Back to the July-August 2023 issue

What Benefits Has Your City Seen From the Regulation of Short-Term Rentals?

Hope Fairchild

WALKER (966)

What prompted the adoption of a short-term rental ordinance in your city?

Walker’s short-term rental ordinance was adopted in 2016. As a tourist town situated on the shores of Leech Lake, we are surrounded by many resorts and hotels. The City of Walker was an obvious choice for those looking to start a short-term rental business. The city did not want to hinder business opportunities in the community, but it was important for us to make sure that neighbors of these properties were able to continue to use their properties without nuisance such as higher levels of noise, and an increased need for parking and sanitation facilities.

Each short-term rental must apply for an interim use permit. The applicant must reapply for the permit every two years and the permit is not transferrable to a new owner. To receive a vacation/private home rental permit, the applicant must obtain the appropriate lodging license from the Minnesota Department of Health and also go through an inspection by Walker’s building official. The owner must provide proof of liability insurance in the amount of $1 million. Walker’s ordinances also contain house rules and maintenance standards including parking.

Has it been an issue for city staff since the change?

The city has a three-strikes policy regarding substantiated complaints against the property. All complaints are taken seriously and are considered when reviewing a renewal application. Permitting short-term rentals this way does create more work for staff, but we feel that it is worth it to keep residents and guests safe. Residents also appreciate having a way to submit complaints on short-term rental properties that are not following the rules.

The City Council amended vacation/private home rentals at the end of 2022 to include a cap of 21 short-term rentals allowed in city limits. This equates to 5% of residential housing units in Walker. The ordinance amendment was passed due to the steady increase of rentals and the continued lack of long-term housing in our community.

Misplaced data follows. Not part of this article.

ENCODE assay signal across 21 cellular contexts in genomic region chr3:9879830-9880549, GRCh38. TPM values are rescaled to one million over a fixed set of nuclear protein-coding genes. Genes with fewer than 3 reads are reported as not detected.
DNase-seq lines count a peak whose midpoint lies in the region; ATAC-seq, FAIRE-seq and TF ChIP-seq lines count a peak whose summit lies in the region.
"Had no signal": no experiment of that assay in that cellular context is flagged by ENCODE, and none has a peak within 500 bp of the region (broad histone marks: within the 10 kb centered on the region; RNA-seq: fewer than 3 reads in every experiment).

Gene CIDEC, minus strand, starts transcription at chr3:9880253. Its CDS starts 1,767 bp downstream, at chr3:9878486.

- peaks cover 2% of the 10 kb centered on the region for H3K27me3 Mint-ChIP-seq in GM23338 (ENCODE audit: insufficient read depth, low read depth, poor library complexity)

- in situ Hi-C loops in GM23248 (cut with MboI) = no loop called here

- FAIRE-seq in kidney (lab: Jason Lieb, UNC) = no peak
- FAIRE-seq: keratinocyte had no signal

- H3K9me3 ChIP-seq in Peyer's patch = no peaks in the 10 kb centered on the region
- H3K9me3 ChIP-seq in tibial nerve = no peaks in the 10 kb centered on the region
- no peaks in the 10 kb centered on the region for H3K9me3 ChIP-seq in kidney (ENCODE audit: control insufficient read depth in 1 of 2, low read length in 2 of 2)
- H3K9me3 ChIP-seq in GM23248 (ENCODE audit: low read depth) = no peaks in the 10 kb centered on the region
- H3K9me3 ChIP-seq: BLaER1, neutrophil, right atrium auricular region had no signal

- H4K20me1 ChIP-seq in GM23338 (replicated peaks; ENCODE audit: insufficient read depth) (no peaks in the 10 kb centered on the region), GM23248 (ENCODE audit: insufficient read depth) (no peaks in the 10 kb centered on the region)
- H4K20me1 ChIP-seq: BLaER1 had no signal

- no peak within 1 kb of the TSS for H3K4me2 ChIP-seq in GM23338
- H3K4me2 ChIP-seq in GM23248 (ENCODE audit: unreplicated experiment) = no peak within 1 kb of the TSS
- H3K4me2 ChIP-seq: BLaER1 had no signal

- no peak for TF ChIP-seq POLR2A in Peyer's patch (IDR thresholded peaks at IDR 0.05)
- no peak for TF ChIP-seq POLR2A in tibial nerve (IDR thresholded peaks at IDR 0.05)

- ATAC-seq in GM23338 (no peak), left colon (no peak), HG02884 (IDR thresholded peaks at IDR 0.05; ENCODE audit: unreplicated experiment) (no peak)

Staff members continue to research what other communities are doing to regulate short-term/vacation rentals. We use sites such as Airbnb and Vrbo to search for unlicensed rentals. We are looking to add language to the ordinance that discourages unlicensed rentals by charging a daily fine.

Ben Gozola


What prompted the adoption of a short-term rental ordinance in your city?

The City of New Brighton was receiving a significant number of calls regarding events being held at one short-term rental property. Recurring issues were significant enough (gun shots, late night parties, noise, etc.) to warrant City Council action to ensure the city had leverage to end any short-term rental that wasn’t being properly managed.

What requirements are there for residents who want to use a property for short-term rental?

The city prefers taking a lighter-touch approach to new land use regulations when appropriate, so landowners wishing to rent out their home as a short-term rental must simply secure an inexpensive permit from the city. The permit authorizes the desired use, but comes with conditions on proper management and lays out specific consequences for violations.

Has it been an issue for city staff since the change?

The problem property secured the required permit and has not been a problem since. In general, the city achieved the desired win-win outcome: residents appreciate that the city has leverage to control short-term rentals when problems arise, and permit holders appreciate that the application process is simple and inexpensive.

What tips would you give other city leaders who may be interested in adopting a short-term rental ordinance?

A simple and inexpensive permitting approach can be just as effective as a complicated and expensive licensing and inspection process. The key is establishing the legal authority to end short-term rental uses when management problems arise.

What else can you share with our readers?

Educate your residents about the new program through your normal channels (newsletters, social media, etc.), but also be prepared to have a staff member periodically peruse common short-term rental sites such as Airbnb, Vrbo, and Trivago to see if new units are being made available in your city. As new rentals arise, proactively reach out to those landowners to educate them on your permitting or licensing process.